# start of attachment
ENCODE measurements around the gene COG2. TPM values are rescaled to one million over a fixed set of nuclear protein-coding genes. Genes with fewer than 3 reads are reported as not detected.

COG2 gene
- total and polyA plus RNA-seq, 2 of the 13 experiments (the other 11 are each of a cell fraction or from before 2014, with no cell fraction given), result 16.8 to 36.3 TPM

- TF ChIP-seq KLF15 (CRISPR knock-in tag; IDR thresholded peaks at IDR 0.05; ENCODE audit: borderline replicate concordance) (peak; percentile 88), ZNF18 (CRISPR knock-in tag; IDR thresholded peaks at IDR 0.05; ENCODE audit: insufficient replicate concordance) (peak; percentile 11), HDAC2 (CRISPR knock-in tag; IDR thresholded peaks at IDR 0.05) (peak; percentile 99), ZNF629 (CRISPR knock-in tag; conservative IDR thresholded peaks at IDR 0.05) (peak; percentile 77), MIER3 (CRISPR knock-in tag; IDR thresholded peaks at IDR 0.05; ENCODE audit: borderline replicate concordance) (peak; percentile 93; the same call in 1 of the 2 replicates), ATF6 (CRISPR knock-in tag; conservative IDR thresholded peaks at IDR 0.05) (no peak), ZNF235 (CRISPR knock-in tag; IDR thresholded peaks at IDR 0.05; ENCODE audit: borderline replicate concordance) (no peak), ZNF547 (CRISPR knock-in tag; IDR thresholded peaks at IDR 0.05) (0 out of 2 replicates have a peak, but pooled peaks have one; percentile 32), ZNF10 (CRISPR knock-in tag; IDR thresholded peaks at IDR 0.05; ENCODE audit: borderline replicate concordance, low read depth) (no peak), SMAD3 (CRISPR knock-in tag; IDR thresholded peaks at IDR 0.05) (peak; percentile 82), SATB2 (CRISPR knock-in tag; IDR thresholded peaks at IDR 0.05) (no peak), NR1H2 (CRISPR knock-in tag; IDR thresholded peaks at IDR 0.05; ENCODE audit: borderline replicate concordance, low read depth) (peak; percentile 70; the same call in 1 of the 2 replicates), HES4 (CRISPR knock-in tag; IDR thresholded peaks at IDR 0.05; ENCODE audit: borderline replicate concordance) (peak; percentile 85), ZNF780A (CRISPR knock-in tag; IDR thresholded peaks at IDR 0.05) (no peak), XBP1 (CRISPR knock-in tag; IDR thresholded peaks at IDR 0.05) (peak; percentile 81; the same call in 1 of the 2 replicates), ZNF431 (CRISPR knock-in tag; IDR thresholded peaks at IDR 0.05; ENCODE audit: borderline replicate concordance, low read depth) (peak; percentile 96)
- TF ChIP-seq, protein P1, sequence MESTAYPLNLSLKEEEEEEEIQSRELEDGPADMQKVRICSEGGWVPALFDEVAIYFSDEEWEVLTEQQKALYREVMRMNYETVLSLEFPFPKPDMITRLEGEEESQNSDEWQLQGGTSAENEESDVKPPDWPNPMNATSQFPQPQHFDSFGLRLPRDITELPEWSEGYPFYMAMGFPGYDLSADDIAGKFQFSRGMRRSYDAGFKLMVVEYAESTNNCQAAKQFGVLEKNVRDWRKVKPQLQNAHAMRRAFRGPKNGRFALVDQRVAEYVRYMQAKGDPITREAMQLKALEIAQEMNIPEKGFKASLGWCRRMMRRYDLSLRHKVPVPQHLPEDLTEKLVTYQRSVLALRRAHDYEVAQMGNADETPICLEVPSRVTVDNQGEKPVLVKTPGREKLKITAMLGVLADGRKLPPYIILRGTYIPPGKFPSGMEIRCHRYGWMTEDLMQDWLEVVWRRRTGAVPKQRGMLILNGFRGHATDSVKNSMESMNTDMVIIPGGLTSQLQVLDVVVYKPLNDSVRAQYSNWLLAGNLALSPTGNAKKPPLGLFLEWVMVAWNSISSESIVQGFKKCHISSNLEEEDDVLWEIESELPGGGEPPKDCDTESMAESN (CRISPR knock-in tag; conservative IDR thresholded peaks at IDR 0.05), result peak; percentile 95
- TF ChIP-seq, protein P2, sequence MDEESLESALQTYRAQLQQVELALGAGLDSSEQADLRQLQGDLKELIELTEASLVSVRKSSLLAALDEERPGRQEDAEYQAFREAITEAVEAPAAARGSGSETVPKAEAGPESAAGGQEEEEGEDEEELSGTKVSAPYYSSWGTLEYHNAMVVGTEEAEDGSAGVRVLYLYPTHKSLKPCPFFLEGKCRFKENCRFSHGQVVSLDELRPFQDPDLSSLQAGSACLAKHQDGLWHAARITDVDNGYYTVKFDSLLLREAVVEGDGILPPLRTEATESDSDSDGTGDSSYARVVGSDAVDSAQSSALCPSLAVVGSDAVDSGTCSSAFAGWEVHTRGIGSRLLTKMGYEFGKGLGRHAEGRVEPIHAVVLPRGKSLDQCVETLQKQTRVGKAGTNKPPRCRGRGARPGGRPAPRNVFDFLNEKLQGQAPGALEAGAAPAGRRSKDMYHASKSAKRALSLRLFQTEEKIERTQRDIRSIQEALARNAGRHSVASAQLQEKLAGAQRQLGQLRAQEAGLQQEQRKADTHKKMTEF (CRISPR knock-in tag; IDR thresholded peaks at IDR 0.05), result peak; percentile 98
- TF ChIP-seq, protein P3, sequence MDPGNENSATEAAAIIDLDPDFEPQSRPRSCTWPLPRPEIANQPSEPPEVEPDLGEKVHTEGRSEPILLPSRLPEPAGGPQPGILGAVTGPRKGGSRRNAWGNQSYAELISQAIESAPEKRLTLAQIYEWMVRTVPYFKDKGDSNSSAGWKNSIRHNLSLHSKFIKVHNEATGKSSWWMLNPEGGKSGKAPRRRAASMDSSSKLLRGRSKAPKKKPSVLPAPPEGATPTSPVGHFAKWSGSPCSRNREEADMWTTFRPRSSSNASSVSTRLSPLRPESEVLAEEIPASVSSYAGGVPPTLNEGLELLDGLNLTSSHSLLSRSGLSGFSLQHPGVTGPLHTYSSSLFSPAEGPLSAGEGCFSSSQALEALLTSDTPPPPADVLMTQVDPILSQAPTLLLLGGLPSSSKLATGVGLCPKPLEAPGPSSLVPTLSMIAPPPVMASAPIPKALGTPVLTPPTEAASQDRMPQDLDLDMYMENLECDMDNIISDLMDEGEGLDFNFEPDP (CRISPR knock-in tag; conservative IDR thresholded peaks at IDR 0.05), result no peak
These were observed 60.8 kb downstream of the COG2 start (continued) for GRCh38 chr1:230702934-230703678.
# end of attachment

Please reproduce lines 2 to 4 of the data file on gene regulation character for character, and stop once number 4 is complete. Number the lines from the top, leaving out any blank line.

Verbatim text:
COG2 gene
- total and polyA plus RNA-seq, 2 of the 13 experiments (the other 11 are each of a cell fraction or from before 2014, with no cell fraction given), result 16.8 to 36.3 TPM

- TF ChIP-seq KLF15 (CRISPR knock-in tag; IDR thresholded peaks at IDR 0.05; ENCODE audit: borderline replicate concordance) (peak; percentile 88), ZNF18 (CRISPR knock-in tag; IDR thresholded peaks at IDR 0.05; ENCODE audit: insufficient replicate concordance) (peak; percentile 11), HDAC2 (CRISPR knock-in tag; IDR thresholded peaks at IDR 0.05) (peak; percentile 99), ZNF629 (CRISPR knock-in tag; conservative IDR thresholded peaks at IDR 0.05) (peak; percentile 77), MIER3 (CRISPR knock-in tag; IDR thresholded peaks at IDR 0.05; ENCODE audit: borderline replicate concordance) (peak; percentile 93; the same call in 1 of the 2 replicates), ATF6 (CRISPR knock-in tag; conservative IDR thresholded peaks at IDR 0.05) (no peak), ZNF235 (CRISPR knock-in tag; IDR thresholded peaks at IDR 0.05; ENCODE audit: borderline replicate concordance) (no peak), ZNF547 (CRISPR knock-in tag; IDR thresholded peaks at IDR 0.05) (0 out of 2 replicates have a peak, but pooled peaks have one; percentile 32), ZNF10 (CRISPR knock-in tag; IDR thresholded peaks at IDR 0.05; ENCODE audit: borderline replicate concordance, low read depth) (no peak), SMAD3 (CRISPR knock-in tag; IDR thresholded peaks at IDR 0.05) (peak; percentile 82), SATB2 (CRISPR knock-in tag; IDR thresholded peaks at IDR 0.05) (no peak), NR1H2 (CRISPR knock-in tag; IDR thresholded peaks at IDR 0.05; ENCODE audit: borderline replicate concordance, low read depth) (peak; percentile 70; the same call in 1 of the 2 replicates), HES4 (CRISPR knock-in tag; IDR thresholded peaks at IDR 0.05; ENCODE audit: borderline replicate concordance) (peak; percentile 85), ZNF780A (CRISPR knock-in tag; IDR thresholded peaks at IDR 0.05) (no peak), XBP1 (CRISPR knock-in tag; IDR thresholded peaks at IDR 0.05) (peak; percentile 81; the same call in 1 of the 2 replicates), ZNF431 (CRISPR knock-in tag; IDR thresholded peaks at IDR 0.05; ENCODE audit: borderline replicate concordance, low read depth) (peak; percentile 96)